Unbound in 7th Edition was practically a dirty word, you’d never see an event use it, and even casual games generally stayed away from it. In 8th Edition, however, unbound feels like the order of the day. Take whatever units you want, pay a 30-100 Point Tax for a HQ if that unit is an Elite, Fast Attack or Heavy Support, or none if they’re Fliers or Superheavies, and laugh as you deploy 1500 points of the same 2 units with some buff characters and scoring. 5 Stormravens and Guilliman, 3 Knights and Scoring, 10 Commanders and 7 Squads of Drones, all of these armies come across as formations from 7th. You have very few downsides and almost no restrictions due to the wealth of detachments available which make spamming not only the best option available, but also the easiest way to go about playing 8th.
Another thing that arises due to the lower complexity is that many armies and characters feel the same, or similar. With Characters in Imperium, Chaos and Xenos having very similar rules, a small buff, generally Reroll 1s or to hit or wound, or a buff like +1 to hit. This complexity could very well be added back in with Stratagems, Relics, Warlord Traits, etc. in the upcoming codices, but at present the game sorely lacks depth. For example, the Dark Apostle and Chaplain differ only in And They Shall Know No Fear versus Death to the False Emperor. At a tournament level, what this means, is that since armies are so homogenised, it’s very easy to dismiss entire sections of armies due to their options for units, allies and such being so much weaker. Any Chaos list wishing to use a Dark Apostle and Chaos Marines may as well use a Chaplain and Space Marines as the support available to the Imperium is so much better
Obviously, with the state of 8th being as it is, comp systems have already arisen. No duplication of detachments is a big one that helps to limit spam in a lot of ways. Another is mixed Maelstrom and Eternal War missions which give armies multiple avenues to compete.
An interesting mission development we've seen from the ITC is using Power Levels as a unit’s ‘kill points value’. While I like the idea behind the system, rewarding players for killing tougher units, I don't think the power levels system is developed enough to support it, and has some glaring issues such as 10 brimstones having a PL of 5 and a points value of 20, well outside the normal 20:1 conversion rate. Another such issue is the fact that Imperial Knights suffer greatly compared to Renegade Knights, as all Renegade Knights have the same power level of 23 compared to IKs which range from 23 to 27 for the same loadouts, punishing certain armies. With further development to get rid of certain edge cases, it could certainly be turned into a viable and interesting system.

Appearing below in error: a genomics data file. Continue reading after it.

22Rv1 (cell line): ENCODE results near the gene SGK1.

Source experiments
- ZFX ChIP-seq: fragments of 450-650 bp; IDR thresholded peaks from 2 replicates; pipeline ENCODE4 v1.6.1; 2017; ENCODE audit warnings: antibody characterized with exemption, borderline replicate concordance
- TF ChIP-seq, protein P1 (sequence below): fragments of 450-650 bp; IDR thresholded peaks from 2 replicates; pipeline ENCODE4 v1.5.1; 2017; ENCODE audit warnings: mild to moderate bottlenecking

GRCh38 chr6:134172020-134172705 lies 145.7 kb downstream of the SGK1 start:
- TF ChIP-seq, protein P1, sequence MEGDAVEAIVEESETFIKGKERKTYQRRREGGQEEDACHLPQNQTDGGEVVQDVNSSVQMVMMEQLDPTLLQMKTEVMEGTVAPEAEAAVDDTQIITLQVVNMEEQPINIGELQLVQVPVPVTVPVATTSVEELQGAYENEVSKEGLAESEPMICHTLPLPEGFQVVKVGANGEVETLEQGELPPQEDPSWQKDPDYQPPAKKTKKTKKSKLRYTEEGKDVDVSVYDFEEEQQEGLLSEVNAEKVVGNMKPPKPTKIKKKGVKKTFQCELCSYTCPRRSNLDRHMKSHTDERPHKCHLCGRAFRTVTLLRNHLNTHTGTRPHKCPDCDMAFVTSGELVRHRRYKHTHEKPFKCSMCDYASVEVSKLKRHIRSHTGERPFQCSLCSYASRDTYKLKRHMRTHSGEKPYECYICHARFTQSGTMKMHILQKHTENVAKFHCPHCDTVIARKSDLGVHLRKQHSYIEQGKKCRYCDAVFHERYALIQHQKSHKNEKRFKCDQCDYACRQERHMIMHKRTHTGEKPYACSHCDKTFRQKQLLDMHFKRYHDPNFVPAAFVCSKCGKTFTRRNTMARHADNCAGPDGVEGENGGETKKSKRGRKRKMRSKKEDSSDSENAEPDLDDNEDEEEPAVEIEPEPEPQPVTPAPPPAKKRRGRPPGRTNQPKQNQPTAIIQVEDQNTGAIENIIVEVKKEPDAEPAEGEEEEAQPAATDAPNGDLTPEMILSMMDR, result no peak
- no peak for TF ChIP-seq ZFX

Another change that ITC have made is modifying the first turn system to being a dice roll, with an advantage if you finish deploying first. While I understand the idea behind this, having neither player know who's going first until after deployment removes any ability to plan for the eventualities, effectively meaning players have to hedge their bets. I don't think that removing the list building criteria for going first is an appropriate way to curb the alpha strike problem, as it effectively means that players can freely spam units with very little punishment. Combined with the kill points system benefitting MSU armies as their units are worth less VPs, the ITC system definitely moves towards punishing mid-sized armies, rather than accommodating for them, as there are benefits to being only at the extreme ends of the spectrum. Expect to see armies with either 5 or 20+ deployments take the lead in ITC. (Especially things like 8 point acolytes that can deploy in any vehicle that don't give up very many VPs at all).
Overall, I think 8th Edition has a long way to go to become the same caliber of Tournament Game that 7th Edition was, whatever the flaws of 7th. The game comes across as much simpler, faster and more deterministic than armies of 7th Edition did. Even in the worst matchups, at a competitive level, powers, random rolls and in game mechanics could allow you to win a poor matchup, whereas in 8th, it feels like it’s purely down to list composition and seizing, and I’m not sure how much long term viability that will have. With the European Team Championships coming up in just a few weeks, we’ll see exactly what lists rise to the top, and start seeing exactly how well balanced this edition is.
Thanks once again to Michael for allowing me the opportunity to put something together for his fantastic blog, and I hope that this article gives everyone here something to think about going forward!.
A big thanks to Innes for taking the time to write up his thoughts for the blog. Be sure to check out Caledonian Deathwatch Radio to hear more of Innes' thought on 8th edition. Do you agree with Innes' opinions? What has been your experience of tournaments in 8th edition? Comment below and let us know.